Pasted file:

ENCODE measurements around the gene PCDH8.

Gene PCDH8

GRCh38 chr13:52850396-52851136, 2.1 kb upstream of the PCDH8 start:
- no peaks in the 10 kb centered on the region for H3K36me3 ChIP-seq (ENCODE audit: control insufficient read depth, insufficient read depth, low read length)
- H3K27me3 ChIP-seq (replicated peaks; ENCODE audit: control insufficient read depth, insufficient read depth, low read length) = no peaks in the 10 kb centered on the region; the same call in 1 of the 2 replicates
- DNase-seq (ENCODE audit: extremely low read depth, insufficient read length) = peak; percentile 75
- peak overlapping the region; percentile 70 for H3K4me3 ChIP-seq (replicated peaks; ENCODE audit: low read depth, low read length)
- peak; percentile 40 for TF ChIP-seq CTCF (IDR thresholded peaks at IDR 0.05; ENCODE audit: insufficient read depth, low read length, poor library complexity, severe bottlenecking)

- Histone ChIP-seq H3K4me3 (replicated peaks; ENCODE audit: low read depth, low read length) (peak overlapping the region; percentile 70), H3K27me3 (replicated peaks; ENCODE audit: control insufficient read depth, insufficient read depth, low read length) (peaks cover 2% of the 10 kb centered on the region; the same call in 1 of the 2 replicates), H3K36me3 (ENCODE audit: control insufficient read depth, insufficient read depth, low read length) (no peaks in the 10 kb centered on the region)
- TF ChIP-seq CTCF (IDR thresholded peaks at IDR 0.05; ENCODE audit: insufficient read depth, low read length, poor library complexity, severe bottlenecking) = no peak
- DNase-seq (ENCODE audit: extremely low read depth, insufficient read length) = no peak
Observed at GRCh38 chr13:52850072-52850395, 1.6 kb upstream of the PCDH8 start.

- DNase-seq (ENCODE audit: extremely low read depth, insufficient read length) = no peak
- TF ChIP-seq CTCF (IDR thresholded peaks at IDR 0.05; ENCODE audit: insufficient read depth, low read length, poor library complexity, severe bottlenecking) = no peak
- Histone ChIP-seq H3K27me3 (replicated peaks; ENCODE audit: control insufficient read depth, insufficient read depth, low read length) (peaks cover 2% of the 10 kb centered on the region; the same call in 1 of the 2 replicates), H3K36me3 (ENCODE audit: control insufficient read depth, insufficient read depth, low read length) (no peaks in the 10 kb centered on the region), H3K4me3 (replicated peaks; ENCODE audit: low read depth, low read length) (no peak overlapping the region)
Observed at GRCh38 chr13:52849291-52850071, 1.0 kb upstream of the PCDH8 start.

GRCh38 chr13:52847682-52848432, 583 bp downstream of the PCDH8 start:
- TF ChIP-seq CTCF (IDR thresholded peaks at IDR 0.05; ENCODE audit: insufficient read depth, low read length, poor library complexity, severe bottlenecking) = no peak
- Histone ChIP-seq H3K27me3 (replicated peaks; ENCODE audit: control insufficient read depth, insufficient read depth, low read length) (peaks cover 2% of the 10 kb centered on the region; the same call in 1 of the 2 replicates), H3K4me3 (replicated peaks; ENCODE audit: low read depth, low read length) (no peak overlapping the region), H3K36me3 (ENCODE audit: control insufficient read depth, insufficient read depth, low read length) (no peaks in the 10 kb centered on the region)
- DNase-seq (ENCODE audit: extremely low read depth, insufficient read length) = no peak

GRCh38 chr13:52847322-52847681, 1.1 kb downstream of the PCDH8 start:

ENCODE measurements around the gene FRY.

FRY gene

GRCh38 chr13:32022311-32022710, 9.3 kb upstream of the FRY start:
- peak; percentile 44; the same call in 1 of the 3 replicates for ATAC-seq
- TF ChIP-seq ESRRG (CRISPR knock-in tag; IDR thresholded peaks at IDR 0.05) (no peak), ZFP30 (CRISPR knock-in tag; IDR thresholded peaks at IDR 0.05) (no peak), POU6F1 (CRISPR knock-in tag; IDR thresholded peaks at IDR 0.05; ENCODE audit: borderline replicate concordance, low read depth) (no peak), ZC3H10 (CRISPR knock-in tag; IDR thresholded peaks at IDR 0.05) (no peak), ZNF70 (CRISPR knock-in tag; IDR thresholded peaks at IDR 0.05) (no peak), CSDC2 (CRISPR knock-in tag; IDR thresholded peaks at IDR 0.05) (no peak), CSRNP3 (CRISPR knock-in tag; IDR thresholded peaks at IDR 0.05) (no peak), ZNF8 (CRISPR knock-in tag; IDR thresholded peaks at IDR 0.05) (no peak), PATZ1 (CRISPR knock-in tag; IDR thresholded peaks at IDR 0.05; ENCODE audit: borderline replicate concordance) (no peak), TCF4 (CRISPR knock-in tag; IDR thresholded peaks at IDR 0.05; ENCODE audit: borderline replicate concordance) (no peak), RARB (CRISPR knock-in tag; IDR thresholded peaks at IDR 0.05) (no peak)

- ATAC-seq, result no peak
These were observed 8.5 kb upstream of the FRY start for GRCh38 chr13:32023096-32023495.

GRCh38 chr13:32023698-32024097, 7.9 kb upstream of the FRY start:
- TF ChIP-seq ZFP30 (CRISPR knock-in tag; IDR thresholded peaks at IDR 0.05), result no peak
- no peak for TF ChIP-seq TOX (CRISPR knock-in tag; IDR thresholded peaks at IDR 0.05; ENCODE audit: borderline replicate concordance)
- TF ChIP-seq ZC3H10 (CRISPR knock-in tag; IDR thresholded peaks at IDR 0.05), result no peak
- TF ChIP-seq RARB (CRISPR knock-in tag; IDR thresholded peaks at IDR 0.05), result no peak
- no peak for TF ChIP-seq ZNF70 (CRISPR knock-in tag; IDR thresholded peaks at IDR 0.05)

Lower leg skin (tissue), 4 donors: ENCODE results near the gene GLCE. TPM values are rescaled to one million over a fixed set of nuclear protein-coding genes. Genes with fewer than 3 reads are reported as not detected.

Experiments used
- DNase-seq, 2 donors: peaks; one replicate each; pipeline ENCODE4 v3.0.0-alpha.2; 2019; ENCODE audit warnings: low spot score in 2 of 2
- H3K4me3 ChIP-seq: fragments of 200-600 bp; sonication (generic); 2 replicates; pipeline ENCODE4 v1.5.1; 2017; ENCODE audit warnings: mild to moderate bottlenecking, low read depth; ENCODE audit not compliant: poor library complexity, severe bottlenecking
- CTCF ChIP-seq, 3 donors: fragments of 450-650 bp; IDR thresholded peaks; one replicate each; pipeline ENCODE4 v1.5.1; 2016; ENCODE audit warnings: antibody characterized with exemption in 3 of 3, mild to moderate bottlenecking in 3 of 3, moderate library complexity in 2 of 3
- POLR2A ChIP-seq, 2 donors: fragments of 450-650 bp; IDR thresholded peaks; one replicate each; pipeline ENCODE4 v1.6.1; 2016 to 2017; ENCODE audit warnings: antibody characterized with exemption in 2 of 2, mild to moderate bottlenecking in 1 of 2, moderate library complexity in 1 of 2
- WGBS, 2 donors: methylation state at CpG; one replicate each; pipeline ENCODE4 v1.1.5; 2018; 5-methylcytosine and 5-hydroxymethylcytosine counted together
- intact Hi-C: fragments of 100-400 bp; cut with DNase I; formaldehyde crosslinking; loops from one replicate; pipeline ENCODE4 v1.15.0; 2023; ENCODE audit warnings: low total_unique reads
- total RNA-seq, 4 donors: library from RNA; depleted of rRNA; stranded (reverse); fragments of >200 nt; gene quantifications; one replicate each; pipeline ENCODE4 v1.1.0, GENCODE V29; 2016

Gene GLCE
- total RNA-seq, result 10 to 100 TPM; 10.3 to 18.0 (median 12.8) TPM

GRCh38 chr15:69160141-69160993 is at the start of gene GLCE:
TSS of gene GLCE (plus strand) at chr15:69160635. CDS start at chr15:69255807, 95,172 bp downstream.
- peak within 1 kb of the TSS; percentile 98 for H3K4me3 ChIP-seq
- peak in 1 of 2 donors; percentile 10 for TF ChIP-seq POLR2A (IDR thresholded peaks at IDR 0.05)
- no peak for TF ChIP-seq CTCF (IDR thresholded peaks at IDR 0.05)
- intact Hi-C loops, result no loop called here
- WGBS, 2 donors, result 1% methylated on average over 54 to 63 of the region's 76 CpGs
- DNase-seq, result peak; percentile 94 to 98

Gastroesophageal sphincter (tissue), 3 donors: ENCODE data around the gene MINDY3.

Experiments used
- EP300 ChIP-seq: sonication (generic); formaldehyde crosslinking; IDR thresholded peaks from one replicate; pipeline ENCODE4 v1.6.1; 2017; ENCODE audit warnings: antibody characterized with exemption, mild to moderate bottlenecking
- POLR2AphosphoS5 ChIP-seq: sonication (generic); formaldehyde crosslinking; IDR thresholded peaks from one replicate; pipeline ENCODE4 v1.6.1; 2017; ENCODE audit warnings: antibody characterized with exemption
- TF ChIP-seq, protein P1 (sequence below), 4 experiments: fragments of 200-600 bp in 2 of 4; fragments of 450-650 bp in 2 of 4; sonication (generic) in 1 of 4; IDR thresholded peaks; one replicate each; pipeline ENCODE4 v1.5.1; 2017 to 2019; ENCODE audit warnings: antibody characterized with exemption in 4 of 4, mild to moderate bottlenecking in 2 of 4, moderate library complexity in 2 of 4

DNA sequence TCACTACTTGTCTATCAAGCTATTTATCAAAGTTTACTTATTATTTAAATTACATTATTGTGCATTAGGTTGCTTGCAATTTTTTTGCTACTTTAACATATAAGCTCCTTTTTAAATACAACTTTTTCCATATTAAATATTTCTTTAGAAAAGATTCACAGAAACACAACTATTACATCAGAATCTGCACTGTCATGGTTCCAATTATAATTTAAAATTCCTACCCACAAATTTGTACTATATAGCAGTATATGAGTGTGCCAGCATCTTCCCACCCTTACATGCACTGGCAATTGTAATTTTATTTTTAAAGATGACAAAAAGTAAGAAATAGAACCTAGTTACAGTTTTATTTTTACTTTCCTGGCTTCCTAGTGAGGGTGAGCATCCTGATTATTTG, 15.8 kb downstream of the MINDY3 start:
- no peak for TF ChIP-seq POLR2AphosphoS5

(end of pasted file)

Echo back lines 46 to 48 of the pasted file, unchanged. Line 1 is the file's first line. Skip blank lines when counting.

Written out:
GRCh38 chr15:69160141-69160993 is at the start of gene GLCE:
TSS of gene GLCE (plus strand) at chr15:69160635. CDS start at chr15:69255807, 95,172 bp downstream.
- peak within 1 kb of the TSS; percentile 98 for H3K4me3 ChIP-seq